Mobility Portal, Spain
Date: May 17, 2024
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By Mobility Portal

Renault Group and WeRide partner to introduce autonomous minibuses in European cities

Renault Group, along with WeRide, could conduct an initial demonstration with autonomous vehicles for public transportation under real-world conditions during the Roland-Garros 2024 tennis tournament.
Renault Group WeRide autonomous minibuses

Renault Group partners with WeRide, an expert company in autonomous driving, aiming to launch a large-scale offering of Level 4 (L4) autonomous vehicles for public transportation.

These units will be capable of managing driving situations autonomously, within a defined operational scope, with remote supervision but without an onboard operator.

The manufacturer explains that in Europe alone, over 400 major cities will gradually become low-emission zones while ensuring the mobility of their populations, thus seeing a market for launching their proposal.

Additionally, it’s worth mentioning that in a statement, the French group explains that WeRide has become a global leader in autonomous vehicles with over 700 units in service (including 300 minibuses), having covered more than 28 million kilometers in Asia, the Middle East, and North America, and soon in Europe with Renault Group.

Furthermore, the French firm points out that this proposal aligns with its strategy of conducting experiments for several years to define the best response to the needs of territorial entities, such as the Mach 2 project announced in 2023.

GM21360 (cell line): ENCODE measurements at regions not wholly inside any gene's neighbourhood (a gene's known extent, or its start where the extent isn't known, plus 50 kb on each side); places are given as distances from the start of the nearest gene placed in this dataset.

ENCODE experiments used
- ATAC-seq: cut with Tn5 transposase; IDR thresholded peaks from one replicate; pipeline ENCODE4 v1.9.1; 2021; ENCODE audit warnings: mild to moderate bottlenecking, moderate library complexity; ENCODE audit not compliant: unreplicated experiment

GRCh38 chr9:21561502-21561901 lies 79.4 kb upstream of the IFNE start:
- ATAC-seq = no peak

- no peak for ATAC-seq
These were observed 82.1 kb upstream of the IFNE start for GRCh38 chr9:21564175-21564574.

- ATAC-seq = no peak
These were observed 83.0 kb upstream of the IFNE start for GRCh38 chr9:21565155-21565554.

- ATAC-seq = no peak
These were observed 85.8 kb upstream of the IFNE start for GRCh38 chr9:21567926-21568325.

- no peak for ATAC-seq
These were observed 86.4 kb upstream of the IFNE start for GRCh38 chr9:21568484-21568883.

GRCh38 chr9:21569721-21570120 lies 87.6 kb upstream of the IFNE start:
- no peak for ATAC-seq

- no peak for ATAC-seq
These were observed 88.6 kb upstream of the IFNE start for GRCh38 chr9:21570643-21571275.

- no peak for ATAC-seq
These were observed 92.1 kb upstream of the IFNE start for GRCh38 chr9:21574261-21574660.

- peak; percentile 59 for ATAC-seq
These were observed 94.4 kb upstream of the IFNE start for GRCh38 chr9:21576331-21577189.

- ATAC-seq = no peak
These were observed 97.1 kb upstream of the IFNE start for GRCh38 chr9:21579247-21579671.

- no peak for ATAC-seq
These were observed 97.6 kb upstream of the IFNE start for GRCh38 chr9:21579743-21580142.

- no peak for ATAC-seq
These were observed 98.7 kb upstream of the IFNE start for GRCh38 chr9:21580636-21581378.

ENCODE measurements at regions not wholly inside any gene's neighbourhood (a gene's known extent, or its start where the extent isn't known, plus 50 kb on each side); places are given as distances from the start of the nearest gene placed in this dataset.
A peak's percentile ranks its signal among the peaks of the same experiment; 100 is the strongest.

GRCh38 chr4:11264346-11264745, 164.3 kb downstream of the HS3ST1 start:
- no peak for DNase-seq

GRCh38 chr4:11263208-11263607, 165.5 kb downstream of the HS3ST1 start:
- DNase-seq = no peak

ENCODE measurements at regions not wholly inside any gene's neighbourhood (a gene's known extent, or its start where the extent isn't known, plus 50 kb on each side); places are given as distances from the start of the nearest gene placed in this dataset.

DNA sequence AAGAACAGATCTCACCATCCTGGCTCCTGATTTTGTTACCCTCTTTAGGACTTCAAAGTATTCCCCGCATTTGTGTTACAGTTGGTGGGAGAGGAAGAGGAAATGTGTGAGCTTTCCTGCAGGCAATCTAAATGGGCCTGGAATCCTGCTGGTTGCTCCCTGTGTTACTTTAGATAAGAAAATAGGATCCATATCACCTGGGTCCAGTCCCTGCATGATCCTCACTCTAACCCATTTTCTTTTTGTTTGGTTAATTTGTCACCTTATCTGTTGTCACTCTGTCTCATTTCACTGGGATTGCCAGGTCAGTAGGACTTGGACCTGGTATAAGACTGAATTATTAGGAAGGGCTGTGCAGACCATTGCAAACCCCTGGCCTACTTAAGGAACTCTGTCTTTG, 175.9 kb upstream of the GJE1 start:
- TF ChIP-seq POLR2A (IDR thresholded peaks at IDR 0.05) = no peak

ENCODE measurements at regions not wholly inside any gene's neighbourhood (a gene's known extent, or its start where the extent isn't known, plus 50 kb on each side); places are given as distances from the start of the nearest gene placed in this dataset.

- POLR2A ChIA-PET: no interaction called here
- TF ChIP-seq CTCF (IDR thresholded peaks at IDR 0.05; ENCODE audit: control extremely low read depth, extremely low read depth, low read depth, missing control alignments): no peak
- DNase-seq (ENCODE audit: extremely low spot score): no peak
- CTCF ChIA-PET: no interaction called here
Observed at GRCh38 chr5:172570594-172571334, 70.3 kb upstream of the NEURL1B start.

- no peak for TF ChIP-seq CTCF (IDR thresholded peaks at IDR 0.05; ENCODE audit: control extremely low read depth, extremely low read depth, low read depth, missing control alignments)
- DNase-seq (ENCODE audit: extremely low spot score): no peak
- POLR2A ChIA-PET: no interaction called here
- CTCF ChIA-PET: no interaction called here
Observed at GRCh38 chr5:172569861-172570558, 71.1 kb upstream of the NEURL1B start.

This project will involve a fleet of automated electric minibuses integrated into the public transport network of the metropolis of Châteauroux in France starting from 2026.

Over time, these experiments will enable them to offer a robotic platform for electric minibuses based on the New Renault Master, which can integrate automation solutions from specialized partners such as EasyMile, Milla, or WeRide.

Additionally, Renault Group indicates that autonomous minibuses are flexible and will be able to operate seven days a week, 24 hours a day, safely, and will be a zero-emission alternative.

It also details that the additional costs of robotization and automation can be offset by the absence of onboard operators, as simple remote supervision will suffice to operate a fleet.

Renault also invests in private autonomous vehicles

Regarding private vehicles, Renault Group indicates that it is focusing its efforts on Level L2 or even L2+ of autonomous driving.

They feature driving aids such as contextual speed control or lane-keeping assistance, and soon, automatic overtaking function.

This way, the French company ensures that its units are “safe and pleasant to drive with absolute confidence.”

However, even with assistance, the driver remains responsible for driving.

It is worth noting that there is international consensus around 6 levels of “automated and autonomous driving,” ranging from Level L0 to L5, the highest level where the vehicle would be fully autonomous in all situations and without an onboard operator.

Nevertheless, Renault Group does not consider reaching Level L3 a short-term priority.

In fact, there is a significant technological complexity gap between Level L2 and L3 because the vehicle must be able to operate safely in complex environments with limited driver supervision.

At this stage, the cost that customers would have to bear compared to the driving benefits would make demand insufficient or even anecdotal, explains the company.

However, the group indicates that it is ensuring that the architecture of its vehicles can evolve towards autonomous driving if expectations, regulations, or even the cost of technologies make this disruption possible.

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